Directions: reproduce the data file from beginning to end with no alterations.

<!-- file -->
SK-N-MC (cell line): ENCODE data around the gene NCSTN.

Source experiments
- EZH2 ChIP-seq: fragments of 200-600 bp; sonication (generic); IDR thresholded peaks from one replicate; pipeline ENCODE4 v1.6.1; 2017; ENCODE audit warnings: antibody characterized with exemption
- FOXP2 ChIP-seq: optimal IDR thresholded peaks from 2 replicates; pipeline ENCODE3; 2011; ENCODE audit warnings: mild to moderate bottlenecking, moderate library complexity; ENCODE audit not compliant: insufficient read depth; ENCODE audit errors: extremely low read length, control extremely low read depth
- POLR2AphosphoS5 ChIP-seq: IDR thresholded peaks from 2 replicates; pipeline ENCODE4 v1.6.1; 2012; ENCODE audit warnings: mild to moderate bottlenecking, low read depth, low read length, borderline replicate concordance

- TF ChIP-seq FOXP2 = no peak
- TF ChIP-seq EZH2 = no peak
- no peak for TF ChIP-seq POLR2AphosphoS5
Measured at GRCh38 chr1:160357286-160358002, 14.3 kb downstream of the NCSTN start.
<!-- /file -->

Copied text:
SK-N-MC (cell line): ENCODE data around the gene NCSTN.

Source experiments
- EZH2 ChIP-seq: fragments of 200-600 bp; sonication (generic); IDR thresholded peaks from one replicate; pipeline ENCODE4 v1.6.1; 2017; ENCODE audit warnings: antibody characterized with exemption
- FOXP2 ChIP-seq: optimal IDR thresholded peaks from 2 replicates; pipeline ENCODE3; 2011; ENCODE audit warnings: mild to moderate bottlenecking, moderate library complexity; ENCODE audit not compliant: insufficient read depth; ENCODE audit errors: extremely low read length, control extremely low read depth
- POLR2AphosphoS5 ChIP-seq: IDR thresholded peaks from 2 replicates; pipeline ENCODE4 v1.6.1; 2012; ENCODE audit warnings: mild to moderate bottlenecking, low read depth, low read length, borderline replicate concordance

- TF ChIP-seq FOXP2 = no peak
- TF ChIP-seq EZH2 = no peak
- no peak for TF ChIP-seq POLR2AphosphoS5
Measured at GRCh38 chr1:160357286-160358002, 14.3 kb downstream of the NCSTN start.